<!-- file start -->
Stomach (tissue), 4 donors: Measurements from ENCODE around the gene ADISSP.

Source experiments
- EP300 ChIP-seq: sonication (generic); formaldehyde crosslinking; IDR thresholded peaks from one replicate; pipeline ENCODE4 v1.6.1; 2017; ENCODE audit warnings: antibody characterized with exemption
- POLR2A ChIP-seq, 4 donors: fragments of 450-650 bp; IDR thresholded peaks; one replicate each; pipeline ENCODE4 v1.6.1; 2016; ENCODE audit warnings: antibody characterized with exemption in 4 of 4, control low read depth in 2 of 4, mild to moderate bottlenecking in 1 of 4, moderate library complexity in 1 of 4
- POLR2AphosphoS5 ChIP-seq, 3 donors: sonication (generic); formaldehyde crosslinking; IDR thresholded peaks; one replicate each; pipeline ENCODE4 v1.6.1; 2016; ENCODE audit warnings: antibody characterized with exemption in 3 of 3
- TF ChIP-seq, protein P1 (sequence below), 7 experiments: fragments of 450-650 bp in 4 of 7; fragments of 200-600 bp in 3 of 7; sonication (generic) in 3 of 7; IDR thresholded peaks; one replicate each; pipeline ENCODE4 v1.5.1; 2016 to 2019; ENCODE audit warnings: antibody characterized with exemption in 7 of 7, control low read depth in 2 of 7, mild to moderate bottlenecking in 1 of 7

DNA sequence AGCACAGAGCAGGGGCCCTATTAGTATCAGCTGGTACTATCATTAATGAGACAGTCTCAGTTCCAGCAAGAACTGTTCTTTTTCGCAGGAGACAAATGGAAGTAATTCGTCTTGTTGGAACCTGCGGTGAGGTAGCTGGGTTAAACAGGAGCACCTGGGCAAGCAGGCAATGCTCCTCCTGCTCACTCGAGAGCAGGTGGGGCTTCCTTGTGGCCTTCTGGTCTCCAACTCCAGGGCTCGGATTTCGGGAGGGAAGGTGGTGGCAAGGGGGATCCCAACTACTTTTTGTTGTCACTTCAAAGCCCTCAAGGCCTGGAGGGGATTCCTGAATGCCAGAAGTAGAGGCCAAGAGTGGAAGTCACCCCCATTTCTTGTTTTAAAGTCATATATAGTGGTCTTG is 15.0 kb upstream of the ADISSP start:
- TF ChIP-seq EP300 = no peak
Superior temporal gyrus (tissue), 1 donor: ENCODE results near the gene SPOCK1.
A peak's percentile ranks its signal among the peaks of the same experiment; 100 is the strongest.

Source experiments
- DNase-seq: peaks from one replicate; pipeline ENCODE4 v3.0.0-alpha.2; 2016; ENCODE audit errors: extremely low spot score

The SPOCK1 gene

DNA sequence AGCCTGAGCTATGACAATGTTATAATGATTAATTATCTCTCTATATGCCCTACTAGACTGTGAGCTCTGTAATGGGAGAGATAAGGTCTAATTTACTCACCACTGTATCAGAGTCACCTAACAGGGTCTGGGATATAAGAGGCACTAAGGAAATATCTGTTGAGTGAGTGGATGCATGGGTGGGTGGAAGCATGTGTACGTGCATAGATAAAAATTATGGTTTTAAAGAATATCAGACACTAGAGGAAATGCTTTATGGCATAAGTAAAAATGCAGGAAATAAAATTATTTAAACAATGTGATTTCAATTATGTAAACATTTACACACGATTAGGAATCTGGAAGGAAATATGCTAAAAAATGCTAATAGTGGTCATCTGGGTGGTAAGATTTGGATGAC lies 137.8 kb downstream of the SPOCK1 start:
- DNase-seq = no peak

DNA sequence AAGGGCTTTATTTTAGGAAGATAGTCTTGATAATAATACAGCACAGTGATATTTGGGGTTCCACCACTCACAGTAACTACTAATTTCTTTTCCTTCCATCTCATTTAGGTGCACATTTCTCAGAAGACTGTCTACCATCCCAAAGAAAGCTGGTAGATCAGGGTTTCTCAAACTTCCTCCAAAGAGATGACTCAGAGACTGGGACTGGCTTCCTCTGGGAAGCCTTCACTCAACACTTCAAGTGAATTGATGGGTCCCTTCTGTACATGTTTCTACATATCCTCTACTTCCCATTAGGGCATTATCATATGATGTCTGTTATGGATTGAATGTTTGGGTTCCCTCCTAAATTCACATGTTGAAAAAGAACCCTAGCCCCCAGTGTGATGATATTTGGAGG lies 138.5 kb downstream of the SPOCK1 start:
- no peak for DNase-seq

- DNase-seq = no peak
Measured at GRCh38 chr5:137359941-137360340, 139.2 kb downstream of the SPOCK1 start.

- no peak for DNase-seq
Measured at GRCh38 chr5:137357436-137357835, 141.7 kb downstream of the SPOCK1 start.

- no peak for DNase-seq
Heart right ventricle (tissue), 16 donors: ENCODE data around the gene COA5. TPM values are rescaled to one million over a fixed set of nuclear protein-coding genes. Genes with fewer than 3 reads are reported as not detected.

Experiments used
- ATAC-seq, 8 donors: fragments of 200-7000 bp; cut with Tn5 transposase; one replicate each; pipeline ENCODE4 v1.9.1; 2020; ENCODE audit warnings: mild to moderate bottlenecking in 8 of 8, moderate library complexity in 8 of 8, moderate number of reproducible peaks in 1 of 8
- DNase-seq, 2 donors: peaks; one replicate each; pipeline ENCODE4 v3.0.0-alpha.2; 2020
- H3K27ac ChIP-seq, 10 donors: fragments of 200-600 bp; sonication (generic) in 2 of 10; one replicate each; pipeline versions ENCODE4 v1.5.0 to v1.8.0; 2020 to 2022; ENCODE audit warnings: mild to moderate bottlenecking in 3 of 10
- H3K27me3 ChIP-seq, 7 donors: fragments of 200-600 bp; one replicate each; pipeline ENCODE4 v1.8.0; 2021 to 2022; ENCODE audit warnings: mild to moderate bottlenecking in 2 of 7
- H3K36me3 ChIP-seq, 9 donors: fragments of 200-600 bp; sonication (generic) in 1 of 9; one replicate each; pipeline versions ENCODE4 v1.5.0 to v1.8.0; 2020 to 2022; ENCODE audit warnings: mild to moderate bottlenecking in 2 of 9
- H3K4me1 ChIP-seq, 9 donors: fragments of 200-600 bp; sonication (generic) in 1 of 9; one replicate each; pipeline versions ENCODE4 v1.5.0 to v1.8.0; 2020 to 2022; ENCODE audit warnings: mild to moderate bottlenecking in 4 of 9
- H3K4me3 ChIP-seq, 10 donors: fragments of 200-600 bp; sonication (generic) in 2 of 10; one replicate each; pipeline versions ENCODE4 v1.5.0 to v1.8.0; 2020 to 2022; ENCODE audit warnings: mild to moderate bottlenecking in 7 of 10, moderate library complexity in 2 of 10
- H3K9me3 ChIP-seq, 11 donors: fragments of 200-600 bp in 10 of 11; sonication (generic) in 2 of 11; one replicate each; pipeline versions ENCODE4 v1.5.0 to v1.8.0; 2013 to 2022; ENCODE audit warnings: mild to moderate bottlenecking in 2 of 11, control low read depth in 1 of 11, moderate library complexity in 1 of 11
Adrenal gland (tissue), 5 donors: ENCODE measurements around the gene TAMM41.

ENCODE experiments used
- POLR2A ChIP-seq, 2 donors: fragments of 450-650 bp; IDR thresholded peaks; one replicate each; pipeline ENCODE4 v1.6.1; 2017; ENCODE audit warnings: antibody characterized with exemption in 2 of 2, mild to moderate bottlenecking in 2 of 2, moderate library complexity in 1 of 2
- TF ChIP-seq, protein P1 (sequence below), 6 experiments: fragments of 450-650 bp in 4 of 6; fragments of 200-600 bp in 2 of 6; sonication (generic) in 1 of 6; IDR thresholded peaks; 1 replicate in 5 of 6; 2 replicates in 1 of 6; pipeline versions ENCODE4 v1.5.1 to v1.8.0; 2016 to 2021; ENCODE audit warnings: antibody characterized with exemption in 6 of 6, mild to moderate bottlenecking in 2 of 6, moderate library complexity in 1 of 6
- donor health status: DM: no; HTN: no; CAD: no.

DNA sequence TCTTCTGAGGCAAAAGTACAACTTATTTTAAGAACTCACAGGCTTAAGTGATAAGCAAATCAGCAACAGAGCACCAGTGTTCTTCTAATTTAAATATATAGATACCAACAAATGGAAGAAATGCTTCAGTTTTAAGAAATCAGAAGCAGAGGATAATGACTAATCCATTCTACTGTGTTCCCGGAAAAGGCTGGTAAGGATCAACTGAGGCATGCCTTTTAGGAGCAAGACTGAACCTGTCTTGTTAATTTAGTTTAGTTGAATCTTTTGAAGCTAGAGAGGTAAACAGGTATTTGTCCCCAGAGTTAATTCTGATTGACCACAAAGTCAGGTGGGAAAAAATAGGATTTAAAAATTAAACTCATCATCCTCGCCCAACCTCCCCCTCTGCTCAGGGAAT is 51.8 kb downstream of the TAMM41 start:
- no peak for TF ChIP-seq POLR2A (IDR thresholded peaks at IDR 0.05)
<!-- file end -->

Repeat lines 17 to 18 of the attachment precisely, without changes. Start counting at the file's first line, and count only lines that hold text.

- no peak for DNase-seq

- DNase-seq = no peak